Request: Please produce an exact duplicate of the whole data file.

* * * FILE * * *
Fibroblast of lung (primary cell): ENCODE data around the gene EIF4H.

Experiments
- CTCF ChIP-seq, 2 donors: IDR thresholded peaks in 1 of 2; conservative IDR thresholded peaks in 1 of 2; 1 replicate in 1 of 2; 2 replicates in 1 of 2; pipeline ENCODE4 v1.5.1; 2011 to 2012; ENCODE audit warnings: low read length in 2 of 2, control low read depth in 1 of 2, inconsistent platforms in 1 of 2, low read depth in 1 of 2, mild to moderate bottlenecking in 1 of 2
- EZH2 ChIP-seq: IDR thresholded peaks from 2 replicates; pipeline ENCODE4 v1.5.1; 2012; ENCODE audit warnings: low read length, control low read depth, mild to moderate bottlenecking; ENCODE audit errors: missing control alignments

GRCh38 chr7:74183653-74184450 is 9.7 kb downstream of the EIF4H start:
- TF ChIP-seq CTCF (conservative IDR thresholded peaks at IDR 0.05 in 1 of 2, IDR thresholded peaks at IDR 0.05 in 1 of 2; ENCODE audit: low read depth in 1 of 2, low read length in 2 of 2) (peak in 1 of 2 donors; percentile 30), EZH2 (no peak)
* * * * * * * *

Fibroblast of lung (primary cell): ENCODE data around the gene EIF4H.

Experiments
- CTCF ChIP-seq, 2 donors: IDR thresholded peaks in 1 of 2; conservative IDR thresholded peaks in 1 of 2; 1 replicate in 1 of 2; 2 replicates in 1 of 2; pipeline ENCODE4 v1.5.1; 2011 to 2012; ENCODE audit warnings: low read length in 2 of 2, control low read depth in 1 of 2, inconsistent platforms in 1 of 2, low read depth in 1 of 2, mild to moderate bottlenecking in 1 of 2
- EZH2 ChIP-seq: IDR thresholded peaks from 2 replicates; pipeline ENCODE4 v1.5.1; 2012; ENCODE audit warnings: low read length, control low read depth, mild to moderate bottlenecking; ENCODE audit errors: missing control alignments

GRCh38 chr7:74183653-74184450 is 9.7 kb downstream of the EIF4H start:
- TF ChIP-seq CTCF (conservative IDR thresholded peaks at IDR 0.05 in 1 of 2, IDR thresholded peaks at IDR 0.05 in 1 of 2; ENCODE audit: low read depth in 1 of 2, low read length in 2 of 2) (peak in 1 of 2 donors; percentile 30), EZH2 (no peak)